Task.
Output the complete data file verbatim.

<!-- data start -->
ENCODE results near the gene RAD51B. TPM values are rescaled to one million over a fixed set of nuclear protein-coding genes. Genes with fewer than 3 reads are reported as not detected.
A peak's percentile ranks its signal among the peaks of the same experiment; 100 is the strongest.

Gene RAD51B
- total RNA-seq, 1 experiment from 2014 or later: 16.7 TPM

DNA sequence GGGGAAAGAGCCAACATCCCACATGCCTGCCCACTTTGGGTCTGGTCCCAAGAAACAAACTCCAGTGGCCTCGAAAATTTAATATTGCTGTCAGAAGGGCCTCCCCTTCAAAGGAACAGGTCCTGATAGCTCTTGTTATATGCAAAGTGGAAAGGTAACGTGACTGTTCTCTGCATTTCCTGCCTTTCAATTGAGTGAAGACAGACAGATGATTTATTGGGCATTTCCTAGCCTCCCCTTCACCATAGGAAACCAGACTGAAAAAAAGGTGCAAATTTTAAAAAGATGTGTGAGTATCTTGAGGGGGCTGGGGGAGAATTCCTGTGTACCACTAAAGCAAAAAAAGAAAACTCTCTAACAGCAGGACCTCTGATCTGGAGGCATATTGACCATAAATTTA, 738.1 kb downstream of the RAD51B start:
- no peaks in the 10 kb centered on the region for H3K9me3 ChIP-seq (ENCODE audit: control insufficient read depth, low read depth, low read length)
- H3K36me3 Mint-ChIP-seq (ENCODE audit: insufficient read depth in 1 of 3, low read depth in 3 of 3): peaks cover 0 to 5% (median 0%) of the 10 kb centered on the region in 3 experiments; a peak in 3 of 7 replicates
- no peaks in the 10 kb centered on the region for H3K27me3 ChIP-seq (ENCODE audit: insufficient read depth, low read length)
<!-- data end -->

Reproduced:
ENCODE results near the gene RAD51B. TPM values are rescaled to one million over a fixed set of nuclear protein-coding genes. Genes with fewer than 3 reads are reported as not detected.
A peak's percentile ranks its signal among the peaks of the same experiment; 100 is the strongest.

Gene RAD51B
- total RNA-seq, 1 experiment from 2014 or later: 16.7 TPM

DNA sequence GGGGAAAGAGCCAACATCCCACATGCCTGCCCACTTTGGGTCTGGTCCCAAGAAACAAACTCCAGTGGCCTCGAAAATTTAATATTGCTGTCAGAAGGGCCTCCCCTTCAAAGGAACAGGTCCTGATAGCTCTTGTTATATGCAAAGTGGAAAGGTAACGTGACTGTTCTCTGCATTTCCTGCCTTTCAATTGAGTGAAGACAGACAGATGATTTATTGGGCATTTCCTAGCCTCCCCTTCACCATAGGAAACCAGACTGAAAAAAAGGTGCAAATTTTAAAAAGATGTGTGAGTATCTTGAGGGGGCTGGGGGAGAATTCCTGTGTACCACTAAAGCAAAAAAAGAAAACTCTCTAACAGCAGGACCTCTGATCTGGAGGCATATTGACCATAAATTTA, 738.1 kb downstream of the RAD51B start:
- no peaks in the 10 kb centered on the region for H3K9me3 ChIP-seq (ENCODE audit: control insufficient read depth, low read depth, low read length)
- H3K36me3 Mint-ChIP-seq (ENCODE audit: insufficient read depth in 1 of 3, low read depth in 3 of 3): peaks cover 0 to 5% (median 0%) of the 10 kb centered on the region in 3 experiments; a peak in 3 of 7 replicates
- no peaks in the 10 kb centered on the region for H3K27me3 ChIP-seq (ENCODE audit: insufficient read depth, low read length)